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Mantashe bemoans R1.9bn funding for DMR is inadequate

May 15 2018 16:12
Lameez Omarjee

Cape Town - Government’s R1.9bn budget allocation to the department of mineral resources (DMR) is “inadequate”, says Mineral Resources Minister Gwede Mantashe.

After fewer than 100 days in office, Mantashe tabled the budget vote in Parliament on Tuesday, outlining the department's priorities for the 2018/19 financial year. These include issues of policy and legislation, health and safety, mining rights and applications for mining licences, and illegal mining, all of which Mantashe said must be addressed urgently.

“The funding allocated to the department, and its portfolio of entities, remains inadequate if we are to effectively carry out our mandate,” Mantashe said.

“An insufficient allocation of resources curtails our efforts to create more economic opportunities.

“We are mindful of the fiscal constraints the country faces – in the same breath as we will strive to deliver with the limited resources at our disposal, in line with the Public Finance Management Act (PFMA).”

More than half (51%) of the budget goes to entities reporting to the DMR. Of this, Mintek and the Council for Geoscience receive 83% of the transfers for research and development, Mantashe explained. This is critical to address issues like health and safety and geological mapping, he said at a media briefing following the speech at Parliament.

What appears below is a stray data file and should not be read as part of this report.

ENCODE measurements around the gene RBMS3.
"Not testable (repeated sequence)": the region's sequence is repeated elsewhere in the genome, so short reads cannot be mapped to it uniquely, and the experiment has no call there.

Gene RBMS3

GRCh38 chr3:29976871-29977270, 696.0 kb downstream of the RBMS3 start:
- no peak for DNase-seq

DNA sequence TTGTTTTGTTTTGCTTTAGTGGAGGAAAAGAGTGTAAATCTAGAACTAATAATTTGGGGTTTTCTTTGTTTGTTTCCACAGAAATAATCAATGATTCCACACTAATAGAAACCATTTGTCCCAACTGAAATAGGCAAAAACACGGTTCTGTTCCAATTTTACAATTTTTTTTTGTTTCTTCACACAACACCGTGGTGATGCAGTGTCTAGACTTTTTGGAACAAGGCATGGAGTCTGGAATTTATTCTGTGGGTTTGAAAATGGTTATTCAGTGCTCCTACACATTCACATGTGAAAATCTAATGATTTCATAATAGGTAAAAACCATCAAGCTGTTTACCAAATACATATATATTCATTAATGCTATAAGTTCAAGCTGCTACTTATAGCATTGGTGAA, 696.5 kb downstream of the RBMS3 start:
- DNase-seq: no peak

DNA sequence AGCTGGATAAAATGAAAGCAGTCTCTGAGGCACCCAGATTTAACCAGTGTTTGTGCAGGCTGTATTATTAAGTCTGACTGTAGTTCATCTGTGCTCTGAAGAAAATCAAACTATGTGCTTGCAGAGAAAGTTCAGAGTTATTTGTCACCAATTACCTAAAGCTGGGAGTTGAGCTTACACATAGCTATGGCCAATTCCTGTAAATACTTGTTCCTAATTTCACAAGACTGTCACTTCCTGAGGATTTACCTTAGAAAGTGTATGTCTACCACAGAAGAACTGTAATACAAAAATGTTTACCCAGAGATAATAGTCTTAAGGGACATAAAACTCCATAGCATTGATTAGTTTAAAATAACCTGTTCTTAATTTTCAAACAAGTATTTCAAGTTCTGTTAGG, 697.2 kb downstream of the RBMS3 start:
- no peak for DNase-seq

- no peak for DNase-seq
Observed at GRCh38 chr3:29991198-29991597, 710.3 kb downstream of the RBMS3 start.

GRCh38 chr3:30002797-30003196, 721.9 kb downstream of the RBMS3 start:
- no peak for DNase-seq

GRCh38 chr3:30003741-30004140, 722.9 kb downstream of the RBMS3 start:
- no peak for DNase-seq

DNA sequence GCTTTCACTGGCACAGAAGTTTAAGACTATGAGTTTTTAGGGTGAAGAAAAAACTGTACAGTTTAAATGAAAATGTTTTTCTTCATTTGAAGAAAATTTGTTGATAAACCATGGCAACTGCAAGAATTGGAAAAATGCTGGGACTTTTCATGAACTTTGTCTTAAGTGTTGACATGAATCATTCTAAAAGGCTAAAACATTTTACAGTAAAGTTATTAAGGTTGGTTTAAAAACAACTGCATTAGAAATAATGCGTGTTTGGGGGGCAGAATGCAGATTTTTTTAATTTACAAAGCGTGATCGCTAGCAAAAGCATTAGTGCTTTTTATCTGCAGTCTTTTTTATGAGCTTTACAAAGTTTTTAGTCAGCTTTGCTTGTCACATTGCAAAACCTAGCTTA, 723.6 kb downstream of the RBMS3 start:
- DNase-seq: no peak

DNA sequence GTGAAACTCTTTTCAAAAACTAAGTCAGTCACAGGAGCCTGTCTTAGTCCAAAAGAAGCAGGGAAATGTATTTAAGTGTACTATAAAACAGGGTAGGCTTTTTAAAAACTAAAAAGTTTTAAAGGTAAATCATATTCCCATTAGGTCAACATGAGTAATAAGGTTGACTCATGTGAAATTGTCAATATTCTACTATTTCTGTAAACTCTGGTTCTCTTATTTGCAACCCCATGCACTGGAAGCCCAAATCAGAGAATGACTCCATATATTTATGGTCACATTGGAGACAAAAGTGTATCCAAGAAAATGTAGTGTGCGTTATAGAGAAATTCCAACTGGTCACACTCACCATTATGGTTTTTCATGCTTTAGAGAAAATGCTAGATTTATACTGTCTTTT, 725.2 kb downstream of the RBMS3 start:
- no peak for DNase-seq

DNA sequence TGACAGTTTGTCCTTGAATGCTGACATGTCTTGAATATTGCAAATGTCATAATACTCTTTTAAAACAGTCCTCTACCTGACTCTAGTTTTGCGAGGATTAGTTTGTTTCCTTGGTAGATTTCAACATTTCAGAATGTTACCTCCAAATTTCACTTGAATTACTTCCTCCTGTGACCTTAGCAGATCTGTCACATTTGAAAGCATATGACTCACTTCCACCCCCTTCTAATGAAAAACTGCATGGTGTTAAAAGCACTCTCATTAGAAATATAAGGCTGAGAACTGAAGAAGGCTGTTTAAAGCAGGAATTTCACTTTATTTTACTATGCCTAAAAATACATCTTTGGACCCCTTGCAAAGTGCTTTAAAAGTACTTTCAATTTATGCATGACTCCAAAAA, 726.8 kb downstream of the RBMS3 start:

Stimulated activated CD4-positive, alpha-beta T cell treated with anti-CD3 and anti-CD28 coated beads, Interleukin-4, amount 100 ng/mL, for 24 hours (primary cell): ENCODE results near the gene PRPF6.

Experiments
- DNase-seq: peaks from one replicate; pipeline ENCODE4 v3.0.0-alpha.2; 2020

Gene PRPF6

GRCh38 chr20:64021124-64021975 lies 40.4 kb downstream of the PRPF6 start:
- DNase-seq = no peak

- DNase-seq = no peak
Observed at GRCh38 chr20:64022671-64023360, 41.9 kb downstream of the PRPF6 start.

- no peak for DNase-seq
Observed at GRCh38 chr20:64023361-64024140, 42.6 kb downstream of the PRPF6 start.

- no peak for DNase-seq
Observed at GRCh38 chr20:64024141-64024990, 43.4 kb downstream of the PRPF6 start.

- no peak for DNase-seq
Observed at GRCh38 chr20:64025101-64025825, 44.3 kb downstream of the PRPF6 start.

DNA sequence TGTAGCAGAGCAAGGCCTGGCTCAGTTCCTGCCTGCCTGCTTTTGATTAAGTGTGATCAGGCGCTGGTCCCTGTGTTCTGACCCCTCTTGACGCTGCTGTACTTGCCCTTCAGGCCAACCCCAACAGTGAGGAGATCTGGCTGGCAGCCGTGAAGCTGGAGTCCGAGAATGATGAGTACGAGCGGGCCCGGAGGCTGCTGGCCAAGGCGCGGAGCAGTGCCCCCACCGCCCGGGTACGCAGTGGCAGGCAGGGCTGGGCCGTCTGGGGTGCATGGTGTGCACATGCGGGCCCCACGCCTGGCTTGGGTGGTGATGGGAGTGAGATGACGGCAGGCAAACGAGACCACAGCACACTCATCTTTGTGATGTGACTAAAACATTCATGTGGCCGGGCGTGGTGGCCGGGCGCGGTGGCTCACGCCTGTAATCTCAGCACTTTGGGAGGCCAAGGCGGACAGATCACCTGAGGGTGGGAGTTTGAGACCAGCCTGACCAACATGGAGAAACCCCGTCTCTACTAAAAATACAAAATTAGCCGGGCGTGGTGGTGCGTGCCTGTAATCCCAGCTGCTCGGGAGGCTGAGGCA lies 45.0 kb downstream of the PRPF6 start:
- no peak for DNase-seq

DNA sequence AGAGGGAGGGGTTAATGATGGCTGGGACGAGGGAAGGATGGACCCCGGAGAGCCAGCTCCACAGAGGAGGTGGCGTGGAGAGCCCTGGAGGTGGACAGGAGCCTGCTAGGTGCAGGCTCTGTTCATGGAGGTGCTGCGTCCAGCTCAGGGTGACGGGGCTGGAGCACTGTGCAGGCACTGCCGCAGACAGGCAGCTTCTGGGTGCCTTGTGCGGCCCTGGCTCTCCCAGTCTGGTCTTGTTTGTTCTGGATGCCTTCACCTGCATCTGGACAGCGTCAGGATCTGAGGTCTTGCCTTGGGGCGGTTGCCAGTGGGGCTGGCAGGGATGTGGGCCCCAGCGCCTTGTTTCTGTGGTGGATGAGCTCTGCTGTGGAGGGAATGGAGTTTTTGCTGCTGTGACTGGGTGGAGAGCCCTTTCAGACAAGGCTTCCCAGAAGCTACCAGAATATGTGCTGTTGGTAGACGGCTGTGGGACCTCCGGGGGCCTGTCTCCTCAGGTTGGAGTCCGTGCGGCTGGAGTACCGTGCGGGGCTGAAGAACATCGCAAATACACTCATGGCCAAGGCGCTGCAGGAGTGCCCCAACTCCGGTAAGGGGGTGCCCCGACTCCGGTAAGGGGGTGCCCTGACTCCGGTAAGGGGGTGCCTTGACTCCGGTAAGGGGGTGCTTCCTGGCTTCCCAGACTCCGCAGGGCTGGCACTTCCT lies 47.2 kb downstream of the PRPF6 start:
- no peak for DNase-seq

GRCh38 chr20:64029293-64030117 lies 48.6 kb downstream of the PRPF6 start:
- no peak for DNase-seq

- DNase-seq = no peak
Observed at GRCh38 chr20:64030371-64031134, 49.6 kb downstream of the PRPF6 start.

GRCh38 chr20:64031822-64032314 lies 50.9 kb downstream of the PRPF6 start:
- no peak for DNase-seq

Policy certainty

During his address to Parliament, Mantashe also stressed the importance of maintaining stability in the industry through policy and regulatory certainty. “The relative stability seen in the sector in recent times bodes well for the sustainability of mining and creation of a conducive environment for investment,” he said.

“Rebuilding the levels of trust and confidence in the sector is paramount to return us to the business of mining.

“We are investing time and effort to rebuild relationships and trust with our primary clients: business, labour and communities,” said Mantashe.

He added that “frank and open” discussions with stakeholders were encouraged. If there were disagreements, these should be over substantive issues, not a lack of trust.

Mantashe affirmed that engagements on the mining charter were being intensified, with the hope of finalising and gazetting it in June.

Government has engaged with seven mining communities so far and four regions are left, he told journalists. The relationship with communities is important and industry should tend to issues raised by mining communities.

Mantashe said government was criticised for using Mining Charter 3 or the 2010 Mining Charter as a base from which to develop the new Charter. But he defended this decision, saying stakeholders could not move from the known to the unknown. He said it was important to recognise what stakeholders did not like in Charter 3, and then move forward.

The Mineral and Petroleum Resources Development Amendment (MPRDA) Bill is currently before the National Council of Provinces.

Deputy Minister Godfrey Oliphant told journalists consultations on the bill had been concluded. Mandates were being deliberated and the matter should be expedited by Parliament, Oliphant said.

During his address, Mantashe explained that the MPRDA would be crucial in entrenching regulatory and policy certainty needed for investment.

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